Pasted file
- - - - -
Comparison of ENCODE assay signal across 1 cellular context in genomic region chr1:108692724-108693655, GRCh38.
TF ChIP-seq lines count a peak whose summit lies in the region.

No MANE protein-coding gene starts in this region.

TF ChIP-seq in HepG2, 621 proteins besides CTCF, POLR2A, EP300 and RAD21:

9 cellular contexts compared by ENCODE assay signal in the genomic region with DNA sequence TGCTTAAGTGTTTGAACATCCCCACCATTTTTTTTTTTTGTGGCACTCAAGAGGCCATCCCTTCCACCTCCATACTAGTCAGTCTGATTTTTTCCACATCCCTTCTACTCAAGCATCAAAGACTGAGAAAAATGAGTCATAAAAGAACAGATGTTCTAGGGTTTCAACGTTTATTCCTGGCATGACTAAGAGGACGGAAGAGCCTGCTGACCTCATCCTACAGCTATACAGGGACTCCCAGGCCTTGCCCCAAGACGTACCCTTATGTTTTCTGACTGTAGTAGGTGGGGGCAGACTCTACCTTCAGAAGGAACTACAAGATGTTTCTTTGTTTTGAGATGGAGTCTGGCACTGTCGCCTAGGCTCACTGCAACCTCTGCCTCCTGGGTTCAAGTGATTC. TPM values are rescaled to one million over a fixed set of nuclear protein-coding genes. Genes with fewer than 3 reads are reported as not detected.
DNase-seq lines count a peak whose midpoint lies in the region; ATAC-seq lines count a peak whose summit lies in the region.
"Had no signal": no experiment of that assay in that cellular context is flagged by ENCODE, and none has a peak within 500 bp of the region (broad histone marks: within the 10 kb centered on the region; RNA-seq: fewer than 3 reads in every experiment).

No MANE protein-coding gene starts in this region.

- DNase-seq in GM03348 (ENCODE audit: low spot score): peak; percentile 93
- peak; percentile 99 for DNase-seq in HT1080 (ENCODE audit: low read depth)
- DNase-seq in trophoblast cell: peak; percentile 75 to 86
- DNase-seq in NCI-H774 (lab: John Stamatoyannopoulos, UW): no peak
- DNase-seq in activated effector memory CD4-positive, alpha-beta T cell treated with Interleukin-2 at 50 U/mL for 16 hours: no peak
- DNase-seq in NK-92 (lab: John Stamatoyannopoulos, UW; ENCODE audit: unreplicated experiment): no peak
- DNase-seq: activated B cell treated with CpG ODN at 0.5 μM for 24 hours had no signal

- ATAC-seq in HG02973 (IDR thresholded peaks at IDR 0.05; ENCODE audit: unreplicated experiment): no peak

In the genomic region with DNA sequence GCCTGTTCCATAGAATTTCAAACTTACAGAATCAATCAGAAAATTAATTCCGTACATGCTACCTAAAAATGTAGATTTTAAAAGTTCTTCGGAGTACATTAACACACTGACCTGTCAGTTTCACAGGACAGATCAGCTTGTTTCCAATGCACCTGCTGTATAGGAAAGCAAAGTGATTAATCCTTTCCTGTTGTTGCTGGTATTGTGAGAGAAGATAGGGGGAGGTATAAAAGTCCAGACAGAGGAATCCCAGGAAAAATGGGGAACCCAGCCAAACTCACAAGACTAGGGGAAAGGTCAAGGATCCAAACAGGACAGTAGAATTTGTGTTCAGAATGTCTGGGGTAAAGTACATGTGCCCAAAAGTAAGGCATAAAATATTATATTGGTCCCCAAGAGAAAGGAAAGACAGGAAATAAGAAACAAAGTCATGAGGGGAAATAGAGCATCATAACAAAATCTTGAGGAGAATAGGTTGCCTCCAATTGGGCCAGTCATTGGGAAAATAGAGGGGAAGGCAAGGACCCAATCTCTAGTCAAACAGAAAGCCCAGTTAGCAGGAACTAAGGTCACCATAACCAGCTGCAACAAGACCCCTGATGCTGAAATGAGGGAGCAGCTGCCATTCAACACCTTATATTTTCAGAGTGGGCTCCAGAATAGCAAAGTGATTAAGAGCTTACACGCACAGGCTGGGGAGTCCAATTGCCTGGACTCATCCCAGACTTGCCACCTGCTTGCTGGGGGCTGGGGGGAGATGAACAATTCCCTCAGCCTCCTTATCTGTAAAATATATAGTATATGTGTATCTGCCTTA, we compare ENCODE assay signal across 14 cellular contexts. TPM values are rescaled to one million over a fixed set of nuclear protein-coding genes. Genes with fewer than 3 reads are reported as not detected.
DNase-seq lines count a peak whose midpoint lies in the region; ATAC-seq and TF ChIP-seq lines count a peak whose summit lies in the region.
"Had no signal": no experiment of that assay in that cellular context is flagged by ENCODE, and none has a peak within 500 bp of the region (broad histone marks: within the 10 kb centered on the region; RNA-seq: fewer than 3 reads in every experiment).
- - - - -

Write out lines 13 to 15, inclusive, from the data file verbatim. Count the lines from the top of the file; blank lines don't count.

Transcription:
- DNase-seq in activated effector memory CD4-positive, alpha-beta T cell treated with Interleukin-2 at 50 U/mL for 16 hours: no peak
- DNase-seq in NK-92 (lab: John Stamatoyannopoulos, UW; ENCODE audit: unreplicated experiment): no peak
- DNase-seq: activated B cell treated with CpG ODN at 0.5 μM for 24 hours had no signal